According to Eggertsson, monetary policy is setting short term interest rates. The variable representing the nominal interest rate has a side constraint--greater than or equal to zero.
Eggertsson shows that aggregate demand doesn't simply depend on the current value of the interest rate, but rather on its expected future value. He claims that this means that demand depends on long term interest rates. However, he manages this with a model that only has "the" short term interest rate. It turns out to be crucial, because long term interest rates don't show up as the yields on long term bonds, but rather are all about expectations of future monetary policy.
Eggertsson also notes that there is an implication for the quantity of money in all this. He gives a money demand function, which presumably determines the quantity of money. He explains that the quantity of money is indeterminate at the zero nominal bound because zero-interest government bonds and money are perfect substitutes. (I never fully trusted the figures provided by the Federal Reserve, but I feel sorry for the statisticians, having to calculate something that cannot even be determined!)
Monetary policy, (setting the short term interest rate,) is assumed to be aimed at avoiding output gaps or deviations of inflation from target. The "modern" liquidity trap exists because the central bank cannot credibly promise to keep interest rates at a low level after a deflationary shock passes and generate an inflationary boom. Real output collapses and price deflation results because no one believes that the central bank will allow real output to rise above target and prices to rise faster than the long run trend during future periods.
It all becomes clear. The Fed is doing its job. It promises to keep the federal funds rate low for a good long time. If people have faith in the Fed, this will bring recovery. But this is faith in the Fed generating an inflationary boom at some future time. Maybe that future Fed will instead revert to its 2% inflation target. And so the Great Recession.
According to Eggertsson, aggregate supply is driven by changes in inflation. I guess this means that if aggregate demand falls, and prices fall, this creates deflation, and leads to an output gap--a recession. If aggregate demand rises, and prices rise again, then this leads to inflation and a boom.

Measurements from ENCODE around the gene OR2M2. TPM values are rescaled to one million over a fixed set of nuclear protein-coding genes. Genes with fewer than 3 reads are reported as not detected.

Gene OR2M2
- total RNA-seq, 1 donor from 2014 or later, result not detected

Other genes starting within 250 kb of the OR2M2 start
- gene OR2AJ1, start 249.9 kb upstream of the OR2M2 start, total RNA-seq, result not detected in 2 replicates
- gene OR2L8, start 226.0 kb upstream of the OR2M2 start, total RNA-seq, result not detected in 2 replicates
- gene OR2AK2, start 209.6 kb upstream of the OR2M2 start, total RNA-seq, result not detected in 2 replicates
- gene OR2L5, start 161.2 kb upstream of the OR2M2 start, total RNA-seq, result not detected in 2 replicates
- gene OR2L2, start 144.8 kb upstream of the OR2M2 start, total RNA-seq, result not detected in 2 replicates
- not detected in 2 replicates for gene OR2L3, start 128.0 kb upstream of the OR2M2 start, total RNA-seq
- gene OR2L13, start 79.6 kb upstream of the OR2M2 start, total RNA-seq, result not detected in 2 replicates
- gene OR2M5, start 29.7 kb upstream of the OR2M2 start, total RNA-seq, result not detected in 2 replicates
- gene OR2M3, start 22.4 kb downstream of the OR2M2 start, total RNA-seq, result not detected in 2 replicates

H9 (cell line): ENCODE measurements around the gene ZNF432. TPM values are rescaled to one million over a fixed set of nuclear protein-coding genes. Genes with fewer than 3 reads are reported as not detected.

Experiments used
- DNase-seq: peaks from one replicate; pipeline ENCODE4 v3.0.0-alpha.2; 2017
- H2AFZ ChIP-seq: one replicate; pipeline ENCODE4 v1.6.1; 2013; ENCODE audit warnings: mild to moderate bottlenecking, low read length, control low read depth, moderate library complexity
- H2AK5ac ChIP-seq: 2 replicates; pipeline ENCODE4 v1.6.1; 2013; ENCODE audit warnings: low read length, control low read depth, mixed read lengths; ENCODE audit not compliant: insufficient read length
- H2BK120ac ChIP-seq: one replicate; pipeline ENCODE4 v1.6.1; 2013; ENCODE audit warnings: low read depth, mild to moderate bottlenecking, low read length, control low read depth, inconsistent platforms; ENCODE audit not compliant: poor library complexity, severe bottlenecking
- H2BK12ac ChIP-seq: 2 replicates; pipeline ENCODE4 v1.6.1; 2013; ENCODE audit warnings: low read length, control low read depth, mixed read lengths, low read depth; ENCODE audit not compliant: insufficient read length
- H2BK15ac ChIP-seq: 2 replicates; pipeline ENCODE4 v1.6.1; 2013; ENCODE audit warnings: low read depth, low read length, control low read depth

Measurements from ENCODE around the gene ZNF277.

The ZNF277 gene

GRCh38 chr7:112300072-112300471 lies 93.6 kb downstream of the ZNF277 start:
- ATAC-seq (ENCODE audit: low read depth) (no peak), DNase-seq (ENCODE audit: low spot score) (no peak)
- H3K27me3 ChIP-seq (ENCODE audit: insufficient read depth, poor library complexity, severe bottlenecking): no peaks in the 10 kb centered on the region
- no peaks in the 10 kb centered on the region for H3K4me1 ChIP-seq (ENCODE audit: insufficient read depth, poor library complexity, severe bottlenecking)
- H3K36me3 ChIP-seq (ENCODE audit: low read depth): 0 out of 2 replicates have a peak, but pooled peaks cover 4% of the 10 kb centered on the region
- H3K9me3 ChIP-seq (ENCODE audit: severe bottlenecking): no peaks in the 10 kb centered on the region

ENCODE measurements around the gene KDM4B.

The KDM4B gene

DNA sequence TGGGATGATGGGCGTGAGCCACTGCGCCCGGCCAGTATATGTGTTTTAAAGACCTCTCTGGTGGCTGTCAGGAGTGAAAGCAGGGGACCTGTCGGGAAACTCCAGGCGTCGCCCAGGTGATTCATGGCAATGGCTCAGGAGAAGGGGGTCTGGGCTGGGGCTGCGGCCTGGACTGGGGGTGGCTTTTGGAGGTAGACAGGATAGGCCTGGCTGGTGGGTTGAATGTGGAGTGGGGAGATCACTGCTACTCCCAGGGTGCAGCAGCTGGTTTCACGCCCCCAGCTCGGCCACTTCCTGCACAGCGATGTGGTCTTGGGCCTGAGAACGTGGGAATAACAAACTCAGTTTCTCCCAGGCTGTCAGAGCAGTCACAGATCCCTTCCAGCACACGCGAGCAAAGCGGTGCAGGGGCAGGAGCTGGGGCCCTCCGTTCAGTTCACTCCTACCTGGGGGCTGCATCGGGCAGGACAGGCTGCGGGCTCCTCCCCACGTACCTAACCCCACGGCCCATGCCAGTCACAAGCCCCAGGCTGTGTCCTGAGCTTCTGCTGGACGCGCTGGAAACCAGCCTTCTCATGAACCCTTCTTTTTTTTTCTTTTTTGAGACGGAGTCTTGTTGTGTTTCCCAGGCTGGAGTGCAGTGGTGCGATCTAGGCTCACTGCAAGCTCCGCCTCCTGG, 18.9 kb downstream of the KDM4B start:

I don't think so. Suppose prices aren't just sticky, but stuck. Falling demand results in lower output, and the current price level is above its now lower equilibrium value. If aggregate demand increases, then output rises again, the economy recovers, and the equilibrium price level rises back up to its existing level.
Suppose some prices are flexible. Those prices fall with aggregate demand. And if aggregate demand recovers, those prices rise again. It isn't that the deflation caused output to fall, and reversing the deflation isn't going to cause an inflationary boom. While real output may grow more quickly than usual, it is just returning to his natural level in a prompt fashion.
In my view, a scenario of falling nominal expenditure (like 4th quarter 2008 and 1st quarter 2009) has this sort of effect. Modeling in terms of inflation and expected inflation may be best when trying to explain a boom due to more rapid growth of demand, or even a recession due to slower growth of aggregate demand. But aggregate demand falling and then, hopefully, rising back to where it should have been?
These models fail. Or maybe they describe the behavior of a blind and foolish central bank.
Suppose that the central bank targets a growth path of nominal expenditure. There are implications for the output gap and inflation, of course. But with that goal, there is no reason for the central bank to prevent whatever inflation that results from a return of nominal expenditure to its targeted growth path.
The liquidity trap described by Eggertsson, (as best I can tell) is that the assumed deflationary shocks push the price level down. For some reason, the central bank wants the price level to grow from that low level at a targeted rate. Why?
Further, the central bank manipulates long term interest rates by making promises about future short term interest rates. What about purchasing long term bonds? Why can't the central bank manipulate long term rates directly buy purchasing long term bonds? Does demand depend on the short term interest rates set by monetary authority in the future? Or do decreases in long term interest rates in the present, rates that are not at the zero bound, impact demand directly? In my view, quantitative easing is about purchasing long term bonds if necessary, not about making promises to keep short term interest rates low in the future to generate inflation in the future.
What is the supposed arbitrage that keeps short term rates above zero? Obviously, it is arbitrage between zero interest currency and bonds, but there is no explicit discussion of currency at all. Money is identified with currency, even though most of it takes the form of deposits that pay interest. Why nothing about this? Well, it is easy with money is thrown in as an afterthought.
In my view, Eggertsson's version of the liquidity trap is really a story about a model--a class of models. Did we suffer a Great Recession because central bankers pay too much attention to these models?